The New Testament and Homosexuality by Robin ScroggsRecently Ive been editing a dissertation on eschatological and ecotheological themes in the Pauline corpus. The dissertation has nothing to do with homosexuality, but it has reminded me of this Scroggsian book because both works treat Pauls words with a fascinating concern for the context of the time and for how Paul might be seen as an interrogator of other literature, biblical and otherwise.
I jumped into this book, the one with the nonsensically futuristic chess board cover, with no sense of where the writer would land on the matter of homosexuality, but Ill admit that I was hoping--I was hoping that when I cracked into the arguments and the interpretations I would find a centrist perspective that neither portrayed Paul as a closeted advocate for gay rights nor as a hateful agent of Westboro Baptist. I was hoping these things because I couldnt imagine either perspective passing the historical sniff test. I couldnt imagine that when Paul said Dudes, dont have sex with other dudes, he simply forgot the unless youre married clause or that Paul was subtly making up for all of Jesuss missed opportunities to preach about homosexuality by rarely mentioning it himself and in the company of other things, slyly hiding his emphasis so that we would somehow know we were to sweep the land, campaigning and picketing against the rights of gays. Instead, I wanted something convincing. But beyond that, I was hoping to find a word of love for my gay Christian friends, some evidence that would point toward the possibility of an interpretive path where monogamous homosexuality was not simply a sin.
Im not sure that a close reading of Paul leads to such a path, but THE NEW TESTAMENT AND HOMOSEXUALITY makes it clear that what some of us take for obvious ammunition against, say, gay marriage is nothing of the sort for Paul. Scroggs demonstrates that when biblical writers like Paul speak of homosexuality, they are most likely speaking of pederasty, of older men loving young boys, whereas when we speak of gay marriage, we are presumably speaking of committed, monogamous relationships based on consensual love.
Perhaps Paul would still have railed against such relationships or perhaps he would have interpreted the incarnation and resurrection and the thread of hope and love in the Bible as consistent with such marriages. Perhaps the Holy Spirit directed Paul to write those words in that way and the differing contexts of today and yesterday dont matter, or perhaps the Holy Spirit is talking to us now, whispering of Christ the radical, the one who loved sinners and turned away from legalistic traditions. Im not sure we can know such things with certainty. But I do think that Scroggss book, an old one that I picked at random from a friends give-away pile, gives a helpful primer on some things that we might know if we care to look.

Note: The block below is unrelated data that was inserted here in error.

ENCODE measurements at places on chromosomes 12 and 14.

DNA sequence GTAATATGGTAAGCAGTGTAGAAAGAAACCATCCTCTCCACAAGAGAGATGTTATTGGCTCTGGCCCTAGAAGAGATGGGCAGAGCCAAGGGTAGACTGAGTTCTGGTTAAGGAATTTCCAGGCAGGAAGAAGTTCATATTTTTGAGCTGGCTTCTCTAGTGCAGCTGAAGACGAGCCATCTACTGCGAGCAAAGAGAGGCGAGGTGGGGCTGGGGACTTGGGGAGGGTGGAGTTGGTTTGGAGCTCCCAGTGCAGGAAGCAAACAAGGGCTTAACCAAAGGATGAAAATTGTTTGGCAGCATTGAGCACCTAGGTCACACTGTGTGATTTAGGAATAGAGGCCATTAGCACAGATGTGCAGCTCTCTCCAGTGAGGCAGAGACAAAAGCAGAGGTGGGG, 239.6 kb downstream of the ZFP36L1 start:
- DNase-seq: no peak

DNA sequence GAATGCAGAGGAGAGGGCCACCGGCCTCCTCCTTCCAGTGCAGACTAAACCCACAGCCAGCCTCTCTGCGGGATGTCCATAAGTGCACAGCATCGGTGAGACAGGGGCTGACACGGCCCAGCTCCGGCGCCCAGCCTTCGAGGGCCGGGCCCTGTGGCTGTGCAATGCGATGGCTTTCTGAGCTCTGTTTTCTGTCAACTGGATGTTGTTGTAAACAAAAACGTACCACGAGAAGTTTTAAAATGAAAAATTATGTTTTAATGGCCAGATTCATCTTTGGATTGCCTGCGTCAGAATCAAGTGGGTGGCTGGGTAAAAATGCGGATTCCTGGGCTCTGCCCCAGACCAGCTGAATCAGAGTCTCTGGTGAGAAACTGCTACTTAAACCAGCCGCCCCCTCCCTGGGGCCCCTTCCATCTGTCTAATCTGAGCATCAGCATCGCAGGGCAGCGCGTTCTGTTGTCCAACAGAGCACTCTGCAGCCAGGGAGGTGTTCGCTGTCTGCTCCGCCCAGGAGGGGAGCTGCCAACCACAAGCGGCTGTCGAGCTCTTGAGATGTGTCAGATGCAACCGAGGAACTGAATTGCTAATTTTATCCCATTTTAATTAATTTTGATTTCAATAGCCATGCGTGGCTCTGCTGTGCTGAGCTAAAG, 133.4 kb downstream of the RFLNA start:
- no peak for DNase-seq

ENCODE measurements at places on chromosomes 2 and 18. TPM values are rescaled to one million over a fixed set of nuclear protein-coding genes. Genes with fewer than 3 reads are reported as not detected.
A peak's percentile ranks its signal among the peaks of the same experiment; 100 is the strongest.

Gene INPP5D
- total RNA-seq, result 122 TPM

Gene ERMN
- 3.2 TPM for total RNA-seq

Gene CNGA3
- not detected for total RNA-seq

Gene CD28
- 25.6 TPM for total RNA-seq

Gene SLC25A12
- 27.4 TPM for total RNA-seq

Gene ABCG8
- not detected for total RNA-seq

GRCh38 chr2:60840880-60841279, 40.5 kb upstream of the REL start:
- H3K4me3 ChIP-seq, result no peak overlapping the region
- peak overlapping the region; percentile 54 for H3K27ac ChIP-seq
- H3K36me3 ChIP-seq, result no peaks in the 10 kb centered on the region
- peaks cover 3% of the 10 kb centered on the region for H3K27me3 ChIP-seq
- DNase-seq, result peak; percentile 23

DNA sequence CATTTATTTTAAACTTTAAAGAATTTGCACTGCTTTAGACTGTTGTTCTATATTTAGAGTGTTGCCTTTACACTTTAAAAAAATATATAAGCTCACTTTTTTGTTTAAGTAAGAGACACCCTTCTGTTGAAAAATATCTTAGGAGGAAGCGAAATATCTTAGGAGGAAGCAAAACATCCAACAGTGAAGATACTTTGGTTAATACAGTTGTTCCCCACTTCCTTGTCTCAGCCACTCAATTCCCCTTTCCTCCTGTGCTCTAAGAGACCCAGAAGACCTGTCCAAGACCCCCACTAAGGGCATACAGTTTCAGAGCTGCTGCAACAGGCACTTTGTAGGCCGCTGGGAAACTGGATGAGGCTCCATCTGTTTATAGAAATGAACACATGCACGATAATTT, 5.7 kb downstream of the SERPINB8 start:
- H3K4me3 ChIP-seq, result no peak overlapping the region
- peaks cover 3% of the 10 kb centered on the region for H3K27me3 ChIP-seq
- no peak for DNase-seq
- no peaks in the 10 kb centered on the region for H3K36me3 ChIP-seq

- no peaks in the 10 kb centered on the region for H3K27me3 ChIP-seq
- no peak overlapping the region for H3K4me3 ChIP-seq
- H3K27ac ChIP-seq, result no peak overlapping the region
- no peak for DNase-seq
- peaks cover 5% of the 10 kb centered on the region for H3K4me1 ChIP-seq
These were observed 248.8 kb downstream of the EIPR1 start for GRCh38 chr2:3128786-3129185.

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Homosexuality in the New Testament
In the New Testament NT , there are at least three passages that refer to homosexual activity : Romans —27, 1 Corinthians —10, and 1 Timothy — A fourth passage, Jude , is often interpreted as referring to homosexuality. Jesus discusses marriage only in a heterosexual context when he cites the Book of Genesis during a discussion of marriage Matthew —6 and Mark —9. The context is Paul's mission to the gentiles, the gospel being "to the Jew first, and also to the Greek" , followed by a description of pagan idolatry in verses — The authenticity of the passage is in doubt; several scholars since the midth century have proposed its being part of a larger non-Pauline interpolation.
There are very few references to homosexuality—that is, being sexually oriented to people of the same sex—in the New Testament. References are to be found only in writings associated with Paul. Matt ? Was the disciple whom Jesus loved an erotic lover so John and elsewhere? No such indication. When Jesus refers to eunuchs and eunuchs for the kingdom, did he mean gays Matt ?
Outline of Bible-related topics. Passages in the Hebrew Bible and New Testament that have been interpreted as involving same-sex sexual acts and desires. Chapters 18 and 20 of Leviticus form part of the Holiness code and list prohibited forms of intercourse , including the following verses:. These two verses have historically been interpreted by Jews and Christians as clear overall prohibitions against homosexual acts in general. More recent interpretations focus more on its context as part of the Holiness Code , a code of purity meant to distinguish the behavior of Israelites from the polytheistic Canaanites. This is shown in Leviticus Chapters 18 and 20 by three specific scripture passages Leviticus , and that state that the Israelites should never do what the Egyptians and Canaanites did.
He has engaged them in private conversations, in public talks and through the organization he founded, the Reformation Project. He was recently invited by the Rev. Caleb Kaltenbach, lead pastor of Discovery Church in Simi Valley, Calif,, to talk privately with a small group of evangelical leaders to discuss what the Bible says about gay relationships. After the session , they were each asked to interpret some of the most cited verses relating to homosexuality in the Bible. Text from the New International Version, edition. Because of this, God gave them over to shameful lusts. Even their women exchanged natural relations for unnatural ones.